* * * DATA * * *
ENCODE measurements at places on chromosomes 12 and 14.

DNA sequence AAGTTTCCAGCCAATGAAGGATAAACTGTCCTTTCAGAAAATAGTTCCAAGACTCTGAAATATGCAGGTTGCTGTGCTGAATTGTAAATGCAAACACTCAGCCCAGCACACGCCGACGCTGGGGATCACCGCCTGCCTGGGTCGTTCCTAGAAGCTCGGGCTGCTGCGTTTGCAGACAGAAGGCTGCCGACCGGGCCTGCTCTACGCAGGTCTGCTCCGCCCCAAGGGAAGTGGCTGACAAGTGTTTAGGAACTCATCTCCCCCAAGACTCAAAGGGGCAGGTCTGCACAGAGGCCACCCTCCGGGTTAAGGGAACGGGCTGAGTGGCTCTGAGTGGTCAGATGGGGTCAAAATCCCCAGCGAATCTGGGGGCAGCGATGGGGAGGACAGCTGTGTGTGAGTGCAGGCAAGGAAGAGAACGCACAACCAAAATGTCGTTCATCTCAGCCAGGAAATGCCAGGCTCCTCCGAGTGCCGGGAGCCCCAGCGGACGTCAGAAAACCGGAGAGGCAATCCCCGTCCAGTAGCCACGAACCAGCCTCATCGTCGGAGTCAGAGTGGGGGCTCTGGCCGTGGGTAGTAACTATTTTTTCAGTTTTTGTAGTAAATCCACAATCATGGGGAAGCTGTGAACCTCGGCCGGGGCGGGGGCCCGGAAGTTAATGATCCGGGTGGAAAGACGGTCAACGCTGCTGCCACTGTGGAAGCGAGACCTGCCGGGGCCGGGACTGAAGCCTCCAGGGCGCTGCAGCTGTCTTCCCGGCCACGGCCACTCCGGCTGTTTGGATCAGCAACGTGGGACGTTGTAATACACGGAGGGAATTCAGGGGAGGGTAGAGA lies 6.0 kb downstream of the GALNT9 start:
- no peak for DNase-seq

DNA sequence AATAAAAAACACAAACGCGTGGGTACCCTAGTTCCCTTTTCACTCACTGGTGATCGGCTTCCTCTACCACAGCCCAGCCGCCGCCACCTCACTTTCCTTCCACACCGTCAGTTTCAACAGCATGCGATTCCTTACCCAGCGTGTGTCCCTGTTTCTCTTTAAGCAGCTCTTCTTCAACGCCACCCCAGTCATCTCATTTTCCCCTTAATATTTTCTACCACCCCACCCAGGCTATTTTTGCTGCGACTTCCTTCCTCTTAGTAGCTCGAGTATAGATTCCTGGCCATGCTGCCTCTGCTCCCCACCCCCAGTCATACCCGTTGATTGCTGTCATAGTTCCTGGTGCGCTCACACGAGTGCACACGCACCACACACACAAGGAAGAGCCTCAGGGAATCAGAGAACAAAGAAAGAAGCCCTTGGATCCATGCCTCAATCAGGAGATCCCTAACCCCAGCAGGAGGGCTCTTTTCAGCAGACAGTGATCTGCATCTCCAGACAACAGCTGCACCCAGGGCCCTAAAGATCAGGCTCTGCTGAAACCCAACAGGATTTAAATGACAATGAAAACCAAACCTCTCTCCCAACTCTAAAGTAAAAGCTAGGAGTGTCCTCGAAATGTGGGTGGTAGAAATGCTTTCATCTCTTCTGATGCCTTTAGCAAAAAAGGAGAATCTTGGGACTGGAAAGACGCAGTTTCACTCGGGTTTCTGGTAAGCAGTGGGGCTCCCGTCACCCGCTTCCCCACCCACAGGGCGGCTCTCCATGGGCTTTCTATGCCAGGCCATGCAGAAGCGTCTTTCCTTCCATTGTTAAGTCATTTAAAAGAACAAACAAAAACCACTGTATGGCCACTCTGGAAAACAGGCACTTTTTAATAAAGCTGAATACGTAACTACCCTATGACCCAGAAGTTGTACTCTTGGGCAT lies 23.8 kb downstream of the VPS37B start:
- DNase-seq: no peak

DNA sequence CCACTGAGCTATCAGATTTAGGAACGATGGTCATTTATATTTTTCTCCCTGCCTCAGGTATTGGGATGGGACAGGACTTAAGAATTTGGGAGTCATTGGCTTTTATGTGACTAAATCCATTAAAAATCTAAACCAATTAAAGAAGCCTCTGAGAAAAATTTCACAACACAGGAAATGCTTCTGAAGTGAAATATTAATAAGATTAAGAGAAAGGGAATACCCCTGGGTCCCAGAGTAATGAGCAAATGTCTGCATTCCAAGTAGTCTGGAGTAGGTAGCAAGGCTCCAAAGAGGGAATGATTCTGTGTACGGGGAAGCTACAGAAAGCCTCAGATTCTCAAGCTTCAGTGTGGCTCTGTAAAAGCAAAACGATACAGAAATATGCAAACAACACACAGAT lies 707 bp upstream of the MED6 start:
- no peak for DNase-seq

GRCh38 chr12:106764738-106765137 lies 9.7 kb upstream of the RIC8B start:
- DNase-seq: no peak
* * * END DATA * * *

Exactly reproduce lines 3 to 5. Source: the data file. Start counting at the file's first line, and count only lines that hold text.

- no peak for DNase-seq

DNA sequence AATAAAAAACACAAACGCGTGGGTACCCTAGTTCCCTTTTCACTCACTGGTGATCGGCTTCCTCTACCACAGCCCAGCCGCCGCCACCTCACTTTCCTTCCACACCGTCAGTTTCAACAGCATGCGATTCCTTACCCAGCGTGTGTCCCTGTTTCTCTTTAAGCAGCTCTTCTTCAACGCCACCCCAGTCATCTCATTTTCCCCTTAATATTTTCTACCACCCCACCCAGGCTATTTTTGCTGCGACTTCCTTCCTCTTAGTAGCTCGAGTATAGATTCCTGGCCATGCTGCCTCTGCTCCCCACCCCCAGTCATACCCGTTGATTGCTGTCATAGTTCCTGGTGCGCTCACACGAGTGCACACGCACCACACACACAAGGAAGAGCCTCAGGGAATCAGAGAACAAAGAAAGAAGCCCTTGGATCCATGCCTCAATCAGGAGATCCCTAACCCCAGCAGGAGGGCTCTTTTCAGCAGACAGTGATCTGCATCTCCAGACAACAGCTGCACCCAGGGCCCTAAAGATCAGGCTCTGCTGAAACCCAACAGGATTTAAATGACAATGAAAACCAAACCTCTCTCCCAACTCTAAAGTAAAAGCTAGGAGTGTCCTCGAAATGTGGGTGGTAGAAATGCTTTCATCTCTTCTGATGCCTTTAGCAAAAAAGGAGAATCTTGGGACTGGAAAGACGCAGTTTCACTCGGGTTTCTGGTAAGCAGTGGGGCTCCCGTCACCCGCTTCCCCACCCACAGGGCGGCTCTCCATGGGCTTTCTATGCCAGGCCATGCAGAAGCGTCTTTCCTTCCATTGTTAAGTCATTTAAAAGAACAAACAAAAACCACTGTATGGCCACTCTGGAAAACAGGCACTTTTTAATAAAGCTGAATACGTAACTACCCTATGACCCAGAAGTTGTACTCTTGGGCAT lies 23.8 kb downstream of the VPS37B start:
- DNase-seq: no peak